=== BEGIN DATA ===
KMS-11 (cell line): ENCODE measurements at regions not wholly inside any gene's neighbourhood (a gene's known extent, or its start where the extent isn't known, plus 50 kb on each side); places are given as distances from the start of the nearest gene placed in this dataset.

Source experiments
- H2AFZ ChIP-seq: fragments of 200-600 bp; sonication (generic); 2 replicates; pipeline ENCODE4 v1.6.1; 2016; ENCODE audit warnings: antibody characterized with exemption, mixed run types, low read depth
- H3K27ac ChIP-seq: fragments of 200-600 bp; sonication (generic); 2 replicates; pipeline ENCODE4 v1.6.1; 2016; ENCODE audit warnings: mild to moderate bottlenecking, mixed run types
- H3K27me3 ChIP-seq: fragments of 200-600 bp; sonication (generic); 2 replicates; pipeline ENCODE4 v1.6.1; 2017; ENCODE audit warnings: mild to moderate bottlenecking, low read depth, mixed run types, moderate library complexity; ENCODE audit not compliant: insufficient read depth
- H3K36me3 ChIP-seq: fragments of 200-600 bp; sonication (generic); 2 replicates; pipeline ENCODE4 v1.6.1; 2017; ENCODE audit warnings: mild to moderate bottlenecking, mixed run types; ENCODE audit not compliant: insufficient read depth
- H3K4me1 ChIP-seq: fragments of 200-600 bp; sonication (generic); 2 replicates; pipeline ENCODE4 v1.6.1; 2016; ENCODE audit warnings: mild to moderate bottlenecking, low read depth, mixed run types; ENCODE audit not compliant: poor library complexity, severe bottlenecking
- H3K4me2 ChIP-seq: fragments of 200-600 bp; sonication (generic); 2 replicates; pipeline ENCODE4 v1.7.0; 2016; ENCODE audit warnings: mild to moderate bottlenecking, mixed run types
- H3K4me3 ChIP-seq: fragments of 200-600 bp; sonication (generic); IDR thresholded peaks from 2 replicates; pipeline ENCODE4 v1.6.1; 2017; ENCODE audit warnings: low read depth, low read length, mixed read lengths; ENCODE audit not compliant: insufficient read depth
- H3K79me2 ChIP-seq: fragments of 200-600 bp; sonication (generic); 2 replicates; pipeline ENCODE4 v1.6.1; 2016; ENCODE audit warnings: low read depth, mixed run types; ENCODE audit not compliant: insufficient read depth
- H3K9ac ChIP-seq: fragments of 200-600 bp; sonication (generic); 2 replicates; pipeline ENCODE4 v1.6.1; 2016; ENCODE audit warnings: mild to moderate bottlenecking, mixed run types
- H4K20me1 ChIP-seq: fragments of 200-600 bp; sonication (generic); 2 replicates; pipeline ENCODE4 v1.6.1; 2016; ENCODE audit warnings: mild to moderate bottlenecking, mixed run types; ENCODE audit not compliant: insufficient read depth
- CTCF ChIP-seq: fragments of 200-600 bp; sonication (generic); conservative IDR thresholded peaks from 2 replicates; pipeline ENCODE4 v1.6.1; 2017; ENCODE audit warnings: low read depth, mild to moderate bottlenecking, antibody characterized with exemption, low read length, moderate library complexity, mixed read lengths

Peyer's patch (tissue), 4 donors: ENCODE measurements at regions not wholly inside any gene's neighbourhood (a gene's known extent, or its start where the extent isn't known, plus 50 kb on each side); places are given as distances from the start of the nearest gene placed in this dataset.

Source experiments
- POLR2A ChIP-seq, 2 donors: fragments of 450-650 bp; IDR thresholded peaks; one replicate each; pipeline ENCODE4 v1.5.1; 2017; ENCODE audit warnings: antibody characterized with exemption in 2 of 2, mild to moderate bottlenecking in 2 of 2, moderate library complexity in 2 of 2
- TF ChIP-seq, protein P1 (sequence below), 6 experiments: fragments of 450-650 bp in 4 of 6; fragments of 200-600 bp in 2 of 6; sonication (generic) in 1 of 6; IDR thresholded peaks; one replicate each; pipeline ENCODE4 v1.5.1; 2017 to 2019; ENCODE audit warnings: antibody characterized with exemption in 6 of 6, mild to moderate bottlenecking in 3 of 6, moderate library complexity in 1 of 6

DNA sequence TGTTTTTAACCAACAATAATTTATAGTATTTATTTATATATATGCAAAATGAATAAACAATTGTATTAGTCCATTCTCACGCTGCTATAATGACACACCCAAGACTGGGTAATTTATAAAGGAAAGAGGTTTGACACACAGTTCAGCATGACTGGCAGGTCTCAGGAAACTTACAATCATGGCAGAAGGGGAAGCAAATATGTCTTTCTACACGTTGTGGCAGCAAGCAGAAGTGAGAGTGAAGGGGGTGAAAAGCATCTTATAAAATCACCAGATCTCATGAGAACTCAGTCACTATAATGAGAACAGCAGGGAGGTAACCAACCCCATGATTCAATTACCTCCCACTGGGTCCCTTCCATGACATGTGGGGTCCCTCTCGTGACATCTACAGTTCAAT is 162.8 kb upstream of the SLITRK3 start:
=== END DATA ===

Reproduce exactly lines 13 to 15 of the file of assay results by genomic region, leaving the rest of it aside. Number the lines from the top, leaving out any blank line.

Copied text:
- CTCF ChIP-seq: fragments of 200-600 bp; sonication (generic); conservative IDR thresholded peaks from 2 replicates; pipeline ENCODE4 v1.6.1; 2017; ENCODE audit warnings: low read depth, mild to moderate bottlenecking, antibody characterized with exemption, low read length, moderate library complexity, mixed read lengths

Peyer's patch (tissue), 4 donors: ENCODE measurements at regions not wholly inside any gene's neighbourhood (a gene's known extent, or its start where the extent isn't known, plus 50 kb on each side); places are given as distances from the start of the nearest gene placed in this dataset.

Source experiments